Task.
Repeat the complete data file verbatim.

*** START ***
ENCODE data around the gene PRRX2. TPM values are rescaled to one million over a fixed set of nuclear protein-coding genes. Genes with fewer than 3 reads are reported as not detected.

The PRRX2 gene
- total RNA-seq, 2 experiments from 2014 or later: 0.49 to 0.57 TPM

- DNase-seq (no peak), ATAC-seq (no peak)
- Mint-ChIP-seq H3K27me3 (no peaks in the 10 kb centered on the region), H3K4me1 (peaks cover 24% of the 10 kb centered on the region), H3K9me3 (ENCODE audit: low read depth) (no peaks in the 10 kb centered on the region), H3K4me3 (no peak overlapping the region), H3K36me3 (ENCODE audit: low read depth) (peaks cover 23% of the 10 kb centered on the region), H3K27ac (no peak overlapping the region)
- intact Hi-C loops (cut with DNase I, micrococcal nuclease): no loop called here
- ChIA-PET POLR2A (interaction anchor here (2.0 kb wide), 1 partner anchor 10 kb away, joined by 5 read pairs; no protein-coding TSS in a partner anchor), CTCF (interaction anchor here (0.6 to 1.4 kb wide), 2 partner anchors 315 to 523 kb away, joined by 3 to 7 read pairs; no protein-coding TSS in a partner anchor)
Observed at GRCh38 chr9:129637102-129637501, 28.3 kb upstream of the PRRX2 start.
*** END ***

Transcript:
ENCODE data around the gene PRRX2. TPM values are rescaled to one million over a fixed set of nuclear protein-coding genes. Genes with fewer than 3 reads are reported as not detected.

The PRRX2 gene
- total RNA-seq, 2 experiments from 2014 or later: 0.49 to 0.57 TPM

- DNase-seq (no peak), ATAC-seq (no peak)
- Mint-ChIP-seq H3K27me3 (no peaks in the 10 kb centered on the region), H3K4me1 (peaks cover 24% of the 10 kb centered on the region), H3K9me3 (ENCODE audit: low read depth) (no peaks in the 10 kb centered on the region), H3K4me3 (no peak overlapping the region), H3K36me3 (ENCODE audit: low read depth) (peaks cover 23% of the 10 kb centered on the region), H3K27ac (no peak overlapping the region)
- intact Hi-C loops (cut with DNase I, micrococcal nuclease): no loop called here
- ChIA-PET POLR2A (interaction anchor here (2.0 kb wide), 1 partner anchor 10 kb away, joined by 5 read pairs; no protein-coding TSS in a partner anchor), CTCF (interaction anchor here (0.6 to 1.4 kb wide), 2 partner anchors 315 to 523 kb away, joined by 3 to 7 read pairs; no protein-coding TSS in a partner anchor)
Observed at GRCh38 chr9:129637102-129637501, 28.3 kb upstream of the PRRX2 start.